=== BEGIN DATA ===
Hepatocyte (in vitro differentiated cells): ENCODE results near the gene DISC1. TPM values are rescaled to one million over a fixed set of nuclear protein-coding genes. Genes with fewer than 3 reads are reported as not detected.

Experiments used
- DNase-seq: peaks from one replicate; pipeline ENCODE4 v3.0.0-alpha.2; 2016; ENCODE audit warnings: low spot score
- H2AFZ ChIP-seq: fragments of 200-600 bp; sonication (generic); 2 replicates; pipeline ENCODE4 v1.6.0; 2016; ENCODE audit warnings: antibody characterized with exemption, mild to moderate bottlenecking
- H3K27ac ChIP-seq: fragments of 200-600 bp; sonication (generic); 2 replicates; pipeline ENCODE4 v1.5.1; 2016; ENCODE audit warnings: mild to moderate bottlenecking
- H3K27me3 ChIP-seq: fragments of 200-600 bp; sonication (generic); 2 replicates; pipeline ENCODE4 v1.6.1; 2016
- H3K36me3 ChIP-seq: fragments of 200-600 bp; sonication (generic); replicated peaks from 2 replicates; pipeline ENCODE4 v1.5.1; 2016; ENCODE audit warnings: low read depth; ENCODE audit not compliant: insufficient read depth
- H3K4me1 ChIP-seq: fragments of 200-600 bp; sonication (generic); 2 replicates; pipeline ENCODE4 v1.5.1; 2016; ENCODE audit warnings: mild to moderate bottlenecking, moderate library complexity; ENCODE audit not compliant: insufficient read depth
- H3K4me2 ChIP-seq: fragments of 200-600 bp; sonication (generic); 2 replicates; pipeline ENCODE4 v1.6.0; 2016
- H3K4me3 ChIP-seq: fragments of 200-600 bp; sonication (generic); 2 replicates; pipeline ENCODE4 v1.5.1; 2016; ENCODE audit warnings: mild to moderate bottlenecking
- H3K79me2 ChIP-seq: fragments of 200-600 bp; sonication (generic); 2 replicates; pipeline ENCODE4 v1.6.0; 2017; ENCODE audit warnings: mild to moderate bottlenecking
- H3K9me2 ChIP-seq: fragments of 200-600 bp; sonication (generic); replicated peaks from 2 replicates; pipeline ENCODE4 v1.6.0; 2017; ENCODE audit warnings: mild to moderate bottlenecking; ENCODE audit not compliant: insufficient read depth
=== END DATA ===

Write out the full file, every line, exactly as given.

Hepatocyte (in vitro differentiated cells): ENCODE results near the gene DISC1. TPM values are rescaled to one million over a fixed set of nuclear protein-coding genes. Genes with fewer than 3 reads are reported as not detected.

Experiments used
- DNase-seq: peaks from one replicate; pipeline ENCODE4 v3.0.0-alpha.2; 2016; ENCODE audit warnings: low spot score
- H2AFZ ChIP-seq: fragments of 200-600 bp; sonication (generic); 2 replicates; pipeline ENCODE4 v1.6.0; 2016; ENCODE audit warnings: antibody characterized with exemption, mild to moderate bottlenecking
- H3K27ac ChIP-seq: fragments of 200-600 bp; sonication (generic); 2 replicates; pipeline ENCODE4 v1.5.1; 2016; ENCODE audit warnings: mild to moderate bottlenecking
- H3K27me3 ChIP-seq: fragments of 200-600 bp; sonication (generic); 2 replicates; pipeline ENCODE4 v1.6.1; 2016
- H3K36me3 ChIP-seq: fragments of 200-600 bp; sonication (generic); replicated peaks from 2 replicates; pipeline ENCODE4 v1.5.1; 2016; ENCODE audit warnings: low read depth; ENCODE audit not compliant: insufficient read depth
- H3K4me1 ChIP-seq: fragments of 200-600 bp; sonication (generic); 2 replicates; pipeline ENCODE4 v1.5.1; 2016; ENCODE audit warnings: mild to moderate bottlenecking, moderate library complexity; ENCODE audit not compliant: insufficient read depth
- H3K4me2 ChIP-seq: fragments of 200-600 bp; sonication (generic); 2 replicates; pipeline ENCODE4 v1.6.0; 2016
- H3K4me3 ChIP-seq: fragments of 200-600 bp; sonication (generic); 2 replicates; pipeline ENCODE4 v1.5.1; 2016; ENCODE audit warnings: mild to moderate bottlenecking
- H3K79me2 ChIP-seq: fragments of 200-600 bp; sonication (generic); 2 replicates; pipeline ENCODE4 v1.6.0; 2017; ENCODE audit warnings: mild to moderate bottlenecking
- H3K9me2 ChIP-seq: fragments of 200-600 bp; sonication (generic); replicated peaks from 2 replicates; pipeline ENCODE4 v1.6.0; 2017; ENCODE audit warnings: mild to moderate bottlenecking; ENCODE audit not compliant: insufficient read depth